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Wimmersperg Spz-kr Bullpup Carbine

Article about: Has this weapon ever been produced or used?. Its bound to be one of the "Last Ditch" weapons of the Third Reich. Original Source: Unusual German Small Arms and Infantry Weapons of

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    Default Wimmersperg Spz-kr Bullpup Carbine

    Has this weapon ever been produced or used?. Its bound to be one of the "Last Ditch" weapons of the Third Reich.





    Original Source: Unusual German Small Arms and Infantry Weapons of World War II

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    Default Re: Wimmersperg Spz-kr Bullpup Carbine

    Wow!

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    Default Re: Wimmersperg Spz-kr Bullpup Carbine

    From the NET...BILL
    Quote:
    In the autumn of 1944 von Wimmersperg designed two types of simplified assault rifles chambered for the Polte short cartridge a long version and a short version-for which the drawings are held at the BWB/WTS in Koblenz. The captions identify the long version as the Spz-l, and the short version as the Spz-kr. The "Spz" is apparently an abbreviation of the code name Spielzeug (toy). The "1" stands for lange Bauart (long type), while "kr" stands for kurze Bauart mit Regler für Serienjeuer (short type with regulator for sustained fire).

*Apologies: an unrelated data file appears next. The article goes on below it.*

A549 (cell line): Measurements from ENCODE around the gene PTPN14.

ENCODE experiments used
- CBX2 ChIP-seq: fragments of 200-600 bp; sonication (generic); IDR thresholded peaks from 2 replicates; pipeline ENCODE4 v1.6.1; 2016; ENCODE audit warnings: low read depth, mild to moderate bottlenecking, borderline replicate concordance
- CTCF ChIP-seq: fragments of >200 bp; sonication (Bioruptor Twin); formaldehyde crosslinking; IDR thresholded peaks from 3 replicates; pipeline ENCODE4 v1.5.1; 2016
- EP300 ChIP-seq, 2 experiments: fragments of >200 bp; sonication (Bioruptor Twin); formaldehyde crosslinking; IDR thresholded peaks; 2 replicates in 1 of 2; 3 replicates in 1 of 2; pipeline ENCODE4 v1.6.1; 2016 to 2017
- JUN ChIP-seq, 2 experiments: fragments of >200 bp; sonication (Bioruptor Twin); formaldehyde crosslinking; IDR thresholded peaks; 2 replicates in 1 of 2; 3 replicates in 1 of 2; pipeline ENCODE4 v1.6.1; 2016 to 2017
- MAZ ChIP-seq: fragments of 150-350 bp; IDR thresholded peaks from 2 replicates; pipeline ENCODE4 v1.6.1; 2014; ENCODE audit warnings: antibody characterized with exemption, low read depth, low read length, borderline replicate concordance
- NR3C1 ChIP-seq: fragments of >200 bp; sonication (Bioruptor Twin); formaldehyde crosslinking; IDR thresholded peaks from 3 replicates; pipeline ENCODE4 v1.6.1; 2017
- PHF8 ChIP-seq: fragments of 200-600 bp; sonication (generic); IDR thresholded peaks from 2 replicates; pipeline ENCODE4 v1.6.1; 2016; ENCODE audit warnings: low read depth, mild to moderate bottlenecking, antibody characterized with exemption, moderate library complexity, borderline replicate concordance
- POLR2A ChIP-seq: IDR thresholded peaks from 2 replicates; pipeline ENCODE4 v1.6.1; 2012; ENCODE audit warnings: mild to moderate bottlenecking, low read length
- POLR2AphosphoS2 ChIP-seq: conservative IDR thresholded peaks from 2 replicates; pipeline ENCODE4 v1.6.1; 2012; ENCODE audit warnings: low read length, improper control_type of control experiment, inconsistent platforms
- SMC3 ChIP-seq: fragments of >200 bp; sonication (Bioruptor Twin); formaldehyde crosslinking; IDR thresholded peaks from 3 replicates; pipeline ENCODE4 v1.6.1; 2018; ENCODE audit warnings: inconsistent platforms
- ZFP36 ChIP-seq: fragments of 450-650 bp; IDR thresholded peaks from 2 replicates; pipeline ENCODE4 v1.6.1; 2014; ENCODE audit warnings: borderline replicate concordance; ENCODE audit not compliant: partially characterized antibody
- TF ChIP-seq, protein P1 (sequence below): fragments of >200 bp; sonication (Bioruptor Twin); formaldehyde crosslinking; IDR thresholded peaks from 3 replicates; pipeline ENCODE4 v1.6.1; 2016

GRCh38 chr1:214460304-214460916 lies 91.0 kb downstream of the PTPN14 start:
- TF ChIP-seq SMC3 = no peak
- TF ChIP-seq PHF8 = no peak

Both the rifle and the compact carbines consist mainly of stamped parts, many recognisable as having been directly or indirectly derived from the Sten MkII MP. Both utilise the standard StG44 magazine and magazine catch, and StG44 barrel blanks. The receiver tubes are original Sten parts with a diameter of 35mm and a wall thickness of 2mm. The rear socket section of the two-piece turning bolt is a modified Sten component, and the operating handle, recoil spring, its housing and end cap assembly, with its method of affixing the butt stock, are standard Sten parts as specified in the relevant parts lists.

    The gas port is positioned at the forward end of the barrel about 21cm (8.25") back from the muzzle. The gas piston, located on the right side of the barrel on a 60° diagonal to the vertical, led into a gas chamber inside the barrel jacket. The gas block enclosing the barrel held the gas regulator, configured as a spring-loaded pin by which the vent could be regulated or closed by means of the lever on top of' the gas block. Both short and long types have remov¬able barrels, like the MP40. The rear end of the barrel is held by a barrel tube, which fitted into the fore end of the receiver tube and was held in position by the barrel nut. The rear part of the barrel tube served as a locking piece for the two-piece turning bolt, while the gas piston acted on the bolt head through cutouts in the barrel tube.

    The Spz-1 and Spz-kr were hammer-fired, while the SPz-kv (kv standing for kurze Bauart mit Vcrshlußzündung; short type with bolt ignition; fig 160) fired from the closed bolt, actuated by the bolt socket. All were capable of single shot and sustained fire. Single-shot fire could be applied by pulling the trigger half way, while pulling the trigger further to the rear produced burst fire.